The new year brings a great update to Tuta Mail: We've now switched on AES 256 encryption by default for all new emails sent via Tuta. This is great security improvement and the next step towards quantum-safe encryption.
In addition, we have now enabled Argon2 as the standard password derivation function for all new accounts or when your change your password. Argon2 is one of the best modern key derivation process, which makes sure that your encryption keys that are derived from your password in the Tuta client are secure.
You can read more on Agron2 and why it's best for security here.
On our road to achieve quantum security we are now updating our asymmetric cryptography (currently RSA 2048), in a next step we are focusing on rotating the existing encryption keys and key verification.
With this release we are also rolling out support for a new quantum-safe hybrid encryption protocol that we designed. We will describe this in detail in a future blog post. This protocol is not yet actively used by clients, but we will enable it for new accounts as one of the next steps. Afterwards we will work on encryption key rotation so that our existing customers can also reach quantum-safety. Once rolled out, it will be possible to replace existing AES 128 and keys with new AES 256 keys. The same will be possible with the asymmetric RSA 2048 keys which will be replaced with both X25519 and Kyber-1024 turning the protocol into a hybrid (classical and quantum-safe) public key protocol.
Advanced Encryption Standard (AES) 256 is the most secure symmetric encryption algorithm. It uses a 256-bit key to convert plain text or data into a cipher. AES 256 is a great cypher that was first introduced in 2001 by the U.S. National Institute of Standards and Technology (NIST).
To this day, AES 256 is the most capable symmetric encryption. Its benefits are
AES 256 is the most secure encryption layer, the gold standard of encryption so to say.
Using naive brute force, an attacker would need to try 2^255 combinations on average to crack your encryption key - a ridiculously high number of combinations that one cannot even try to imagine.
To run this kind of computation is impossible with current technology and not even achievable by upcoming quantum computers.
First of all, encryption, also AES encryption, works by taking plain text and converting it into a code called a ciphertext with the help of an encryption algorithm. This ciphertext is unreadable so that neither humans nor computers can understand it until it is decrypted into plaintext again.
AES is a symmetric block cipher, as it splits the data into blocks of fixed size (128 bits). It is called symmetric because the same key it uses the same key to both encrypt and decrypt these blocks of data.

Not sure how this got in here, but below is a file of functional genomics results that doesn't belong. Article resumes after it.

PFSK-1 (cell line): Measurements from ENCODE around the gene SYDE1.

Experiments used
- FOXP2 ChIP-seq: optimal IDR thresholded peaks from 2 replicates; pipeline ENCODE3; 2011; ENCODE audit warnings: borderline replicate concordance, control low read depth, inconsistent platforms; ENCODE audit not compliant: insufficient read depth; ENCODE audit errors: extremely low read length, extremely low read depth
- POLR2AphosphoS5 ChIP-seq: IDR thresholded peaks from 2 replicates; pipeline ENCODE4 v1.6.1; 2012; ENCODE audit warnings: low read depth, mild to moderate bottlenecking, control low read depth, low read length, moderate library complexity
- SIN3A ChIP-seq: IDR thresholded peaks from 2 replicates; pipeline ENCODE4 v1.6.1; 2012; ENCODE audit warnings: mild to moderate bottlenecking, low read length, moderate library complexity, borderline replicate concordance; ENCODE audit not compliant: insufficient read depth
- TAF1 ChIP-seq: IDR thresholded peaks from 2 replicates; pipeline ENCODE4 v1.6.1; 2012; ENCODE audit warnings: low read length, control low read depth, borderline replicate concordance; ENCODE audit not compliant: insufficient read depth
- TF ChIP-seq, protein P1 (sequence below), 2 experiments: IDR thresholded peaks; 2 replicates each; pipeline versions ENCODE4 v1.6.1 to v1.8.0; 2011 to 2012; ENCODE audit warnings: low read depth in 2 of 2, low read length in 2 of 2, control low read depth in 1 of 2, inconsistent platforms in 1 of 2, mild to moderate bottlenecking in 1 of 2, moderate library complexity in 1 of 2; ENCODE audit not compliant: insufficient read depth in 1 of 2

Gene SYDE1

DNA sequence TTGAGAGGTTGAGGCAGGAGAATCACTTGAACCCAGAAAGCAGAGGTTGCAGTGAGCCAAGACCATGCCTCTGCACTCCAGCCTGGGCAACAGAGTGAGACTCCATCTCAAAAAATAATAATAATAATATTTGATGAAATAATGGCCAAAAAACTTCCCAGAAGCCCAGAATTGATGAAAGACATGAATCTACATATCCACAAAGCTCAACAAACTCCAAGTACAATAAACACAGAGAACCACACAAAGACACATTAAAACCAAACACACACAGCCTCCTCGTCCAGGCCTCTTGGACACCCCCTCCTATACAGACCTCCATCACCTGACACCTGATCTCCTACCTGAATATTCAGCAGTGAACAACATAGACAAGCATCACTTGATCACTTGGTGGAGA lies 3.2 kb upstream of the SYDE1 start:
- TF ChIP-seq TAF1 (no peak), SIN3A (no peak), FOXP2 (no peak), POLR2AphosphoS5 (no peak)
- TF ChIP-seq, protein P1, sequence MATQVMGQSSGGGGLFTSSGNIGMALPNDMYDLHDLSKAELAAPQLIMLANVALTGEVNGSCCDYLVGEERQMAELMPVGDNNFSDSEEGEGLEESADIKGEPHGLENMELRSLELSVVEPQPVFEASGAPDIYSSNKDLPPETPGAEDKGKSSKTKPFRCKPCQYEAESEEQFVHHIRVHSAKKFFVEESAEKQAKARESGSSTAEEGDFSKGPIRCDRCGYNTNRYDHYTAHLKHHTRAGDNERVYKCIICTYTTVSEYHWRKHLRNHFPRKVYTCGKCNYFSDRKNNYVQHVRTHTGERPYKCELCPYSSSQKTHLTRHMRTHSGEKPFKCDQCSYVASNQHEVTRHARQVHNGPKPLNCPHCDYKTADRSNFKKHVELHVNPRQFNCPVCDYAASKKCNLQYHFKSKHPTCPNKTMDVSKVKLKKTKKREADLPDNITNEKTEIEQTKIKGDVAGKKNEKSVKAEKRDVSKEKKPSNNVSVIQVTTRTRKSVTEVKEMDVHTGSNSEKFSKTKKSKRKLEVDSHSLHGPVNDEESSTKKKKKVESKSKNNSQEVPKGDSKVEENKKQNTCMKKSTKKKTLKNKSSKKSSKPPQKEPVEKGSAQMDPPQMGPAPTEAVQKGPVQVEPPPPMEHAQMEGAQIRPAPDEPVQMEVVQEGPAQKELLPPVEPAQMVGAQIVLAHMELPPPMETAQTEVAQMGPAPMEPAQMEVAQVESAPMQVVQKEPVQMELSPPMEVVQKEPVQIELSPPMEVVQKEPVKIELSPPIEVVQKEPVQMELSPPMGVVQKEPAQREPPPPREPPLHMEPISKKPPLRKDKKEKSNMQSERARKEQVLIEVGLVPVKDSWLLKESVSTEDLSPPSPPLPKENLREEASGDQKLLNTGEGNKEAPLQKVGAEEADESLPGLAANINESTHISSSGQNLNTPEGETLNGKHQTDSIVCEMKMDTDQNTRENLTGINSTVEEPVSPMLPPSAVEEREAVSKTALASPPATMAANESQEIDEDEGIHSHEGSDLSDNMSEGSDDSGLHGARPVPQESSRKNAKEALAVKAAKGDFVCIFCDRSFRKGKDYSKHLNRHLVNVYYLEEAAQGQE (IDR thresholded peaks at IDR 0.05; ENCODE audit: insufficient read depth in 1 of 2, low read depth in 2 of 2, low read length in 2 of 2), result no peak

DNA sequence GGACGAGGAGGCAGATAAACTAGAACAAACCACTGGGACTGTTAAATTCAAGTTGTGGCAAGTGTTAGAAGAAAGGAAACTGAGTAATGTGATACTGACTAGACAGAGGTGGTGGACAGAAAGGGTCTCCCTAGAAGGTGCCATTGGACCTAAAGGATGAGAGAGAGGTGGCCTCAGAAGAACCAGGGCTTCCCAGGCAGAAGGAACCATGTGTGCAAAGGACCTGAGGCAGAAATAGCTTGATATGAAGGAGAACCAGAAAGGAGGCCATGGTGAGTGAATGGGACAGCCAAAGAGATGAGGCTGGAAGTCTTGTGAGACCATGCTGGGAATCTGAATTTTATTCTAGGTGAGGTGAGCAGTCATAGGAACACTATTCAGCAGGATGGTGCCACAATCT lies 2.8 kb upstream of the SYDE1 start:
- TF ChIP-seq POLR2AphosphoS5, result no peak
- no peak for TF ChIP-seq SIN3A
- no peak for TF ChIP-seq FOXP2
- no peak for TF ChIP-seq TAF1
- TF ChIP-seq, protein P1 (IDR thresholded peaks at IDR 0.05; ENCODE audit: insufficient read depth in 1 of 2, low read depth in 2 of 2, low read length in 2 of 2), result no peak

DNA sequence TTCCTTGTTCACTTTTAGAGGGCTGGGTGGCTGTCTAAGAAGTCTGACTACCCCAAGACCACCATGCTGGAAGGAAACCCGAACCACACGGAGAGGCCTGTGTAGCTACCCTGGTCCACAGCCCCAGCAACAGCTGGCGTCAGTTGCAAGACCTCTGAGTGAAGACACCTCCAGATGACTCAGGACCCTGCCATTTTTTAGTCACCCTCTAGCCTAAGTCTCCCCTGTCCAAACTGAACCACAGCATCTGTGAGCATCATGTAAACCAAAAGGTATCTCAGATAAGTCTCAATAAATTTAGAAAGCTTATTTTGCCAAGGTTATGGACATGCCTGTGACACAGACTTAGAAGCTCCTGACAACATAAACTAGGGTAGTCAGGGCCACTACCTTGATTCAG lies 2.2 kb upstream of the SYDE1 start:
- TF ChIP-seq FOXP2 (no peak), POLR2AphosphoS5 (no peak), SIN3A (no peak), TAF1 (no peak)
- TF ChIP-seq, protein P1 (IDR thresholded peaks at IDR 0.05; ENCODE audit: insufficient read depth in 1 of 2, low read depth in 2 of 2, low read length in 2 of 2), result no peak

So what are the differences between AES 128 and AES 256? Both are based on a Substitution Permutation Network (SPN) design principle which applies a series of mathematical operations in multiple rounds to encrypt data. The first notable difference is that AES 128 has 10 of these rounds while AES 256 has 14. More importantly though, the key expansion algorithms of the two differ. This algorithm is used to derive a dedicated key for each of the 10 or 14 rounds of the cipher from the 128 or 256 bit encryption key respectively.
AES 256 is the most secure of all existing AES encryption layers, but there are more: AES 128 and AES 192. There are also extremely good encryption algorithms that can securely decipher large volumes of data. Back in 2012 when we started developing Tuta, these were considered so secure that there was a debate whether AES 256 would be necessary at all given the powerful encryption of AES 128.
Based on this argument, in addition to the fact that performance on mobile devices of AES 128 was much better compared to AES 256, we opted to design our encryption protocol based on AES 128.
It's amazing how fast things can change: Today, as we see the rise of quantum computers, the unambiguous scientific opinion is that only AES 256 can future-proof your data and protect it against upcoming attacks from quantum computers.
However, this does not mean that data protected by AES 128 is susceptible to any attacks known today.
At Tuta our main focus lies on privacy and security. We are currently working hard to future-proof the security of your emails, calendars and contacts. We've got some exciting updates in the pipeline on our road for quantum safe encryption, so look out for upcoming news. And check why it is important to adopt post-quantum security now!
If you want to be among the first to send quantum-safe emails, sign up for a free Tuta Mail account now.